"Ugh," I said when we arrived at the hospital, looking down at my shorts, which were now soaked. But there was nothing to be done, so we entered. Another pregnant woman was ahead of us, being registered. While we waited, I noticed a couple of people in the waiting area notice my shorts. I watched a few droplets run down my leg to my sock.
When the lady at the registration desk noticed me, she gave me the appropriate form without even asking why I was here and shanghaied a nurse to take me upstairs. (The other pregnant woman got a wheelchair. I wasn't offered one, which was fine since I was in no pain and didn't really want to sit down in my wet shorts anyway. I wonder if the woman at registration had similar thoughts.)
That nurse, who turned out to be the supervisor just about to go home for the evening, took us to one of the triage rooms. "We'll examine you in here," she said, pulling a hospital gown from a cupboard. She started to hand me the gown, then really looked at me. "Oh!" she said. "We don't need to examine you. Let's get you a room."
She led us further down the hall, toward the nurses' station. They saw me and started to laugh. "I was going to put her in triage until I noticed her clothes," our nurse confessed. "It's kind of obvious, isn't it?" said one of the ones at the desk. I was kind of annoyed that while I had avoided being laughed at for coming for a false alarm, I hadn't gotten away with not being laughed at.
The room had a pull-out couch, a DVD player, a small fridge, an uncomfortable (the nurse said) bed, and a bathroom with a Jacuzzi tub. I changed into the hospital gown and was helped onto the bed (which wasn't really that bad) over a waterproof pad. Our nurse introduced us to the current nurse on duty, who was sick and was quickly replaced with our first real nurse, Stephanie.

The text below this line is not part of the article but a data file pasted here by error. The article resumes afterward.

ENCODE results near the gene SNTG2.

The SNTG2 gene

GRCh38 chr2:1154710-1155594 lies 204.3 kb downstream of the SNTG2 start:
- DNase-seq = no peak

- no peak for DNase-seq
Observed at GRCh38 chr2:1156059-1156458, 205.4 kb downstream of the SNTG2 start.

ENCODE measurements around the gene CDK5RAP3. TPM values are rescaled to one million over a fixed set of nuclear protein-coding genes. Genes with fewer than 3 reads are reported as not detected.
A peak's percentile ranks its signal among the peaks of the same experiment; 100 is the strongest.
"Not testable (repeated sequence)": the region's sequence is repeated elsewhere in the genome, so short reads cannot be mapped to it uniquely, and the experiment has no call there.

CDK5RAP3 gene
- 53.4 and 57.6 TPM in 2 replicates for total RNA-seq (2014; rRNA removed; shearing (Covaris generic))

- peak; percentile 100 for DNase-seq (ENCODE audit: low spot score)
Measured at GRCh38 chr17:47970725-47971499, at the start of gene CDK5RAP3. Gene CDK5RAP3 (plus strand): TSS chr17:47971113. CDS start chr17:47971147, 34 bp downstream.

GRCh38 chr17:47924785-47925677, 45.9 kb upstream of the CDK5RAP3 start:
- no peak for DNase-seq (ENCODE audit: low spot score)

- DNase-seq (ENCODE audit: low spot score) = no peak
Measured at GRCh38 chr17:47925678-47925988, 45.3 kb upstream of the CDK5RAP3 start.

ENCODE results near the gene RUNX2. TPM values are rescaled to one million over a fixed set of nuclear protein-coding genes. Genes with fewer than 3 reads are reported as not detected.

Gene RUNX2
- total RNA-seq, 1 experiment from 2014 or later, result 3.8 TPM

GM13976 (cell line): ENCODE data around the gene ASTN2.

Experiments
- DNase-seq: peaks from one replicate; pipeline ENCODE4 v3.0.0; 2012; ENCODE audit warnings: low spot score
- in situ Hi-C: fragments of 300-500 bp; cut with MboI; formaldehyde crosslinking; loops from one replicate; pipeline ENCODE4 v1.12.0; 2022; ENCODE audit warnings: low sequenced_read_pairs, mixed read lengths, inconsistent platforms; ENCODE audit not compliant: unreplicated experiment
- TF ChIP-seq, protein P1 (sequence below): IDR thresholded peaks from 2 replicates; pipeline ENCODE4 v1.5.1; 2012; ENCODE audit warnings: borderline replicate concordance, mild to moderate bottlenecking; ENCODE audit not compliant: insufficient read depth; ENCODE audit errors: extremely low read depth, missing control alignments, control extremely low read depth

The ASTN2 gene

"First we need to get you hooked up to the monitors," she said. I wasn't excited about the monitors to start with, having read that electronic fetal monitoring has made absolutely no difference to birthing outcomes except for potentially contributing to the C-section rate, but I knew that the hospital required some initial monitoring and the midwives had told me it wouldn't need to be done continuously after that.
So I spread the gown and moved my hips so that Stephanie could get the two belts on me. "You have such a cute belly!" she said. "Do you even have any stretch marks?"
"I don't know," I said vaguely, though I did.
"Let me look." She did, and (mothers of the world, do not hate me) pronounced, "You don't have a single one!"
The two belts (one to monitor contractions, one to monitor fetal heartbeat) did their thing. The baby looked perfect and I was actually having occasional contractions, though I couldn't feel them. Sandy came in and said to me, "I'm really sorry your water broke so early. You're the last person I wanted this to happen to." She explained that I was under a twenty-four-hour deadline, and that if my contractions didn't start progressing very soon, she was going to have to start Pitocin on me. I was completely unenthusiastic about this, and she said she could give me a couple of hours, including a little bit of sleep. So Eric curled up on the couch, and me in the bed, and we did our best to sleep.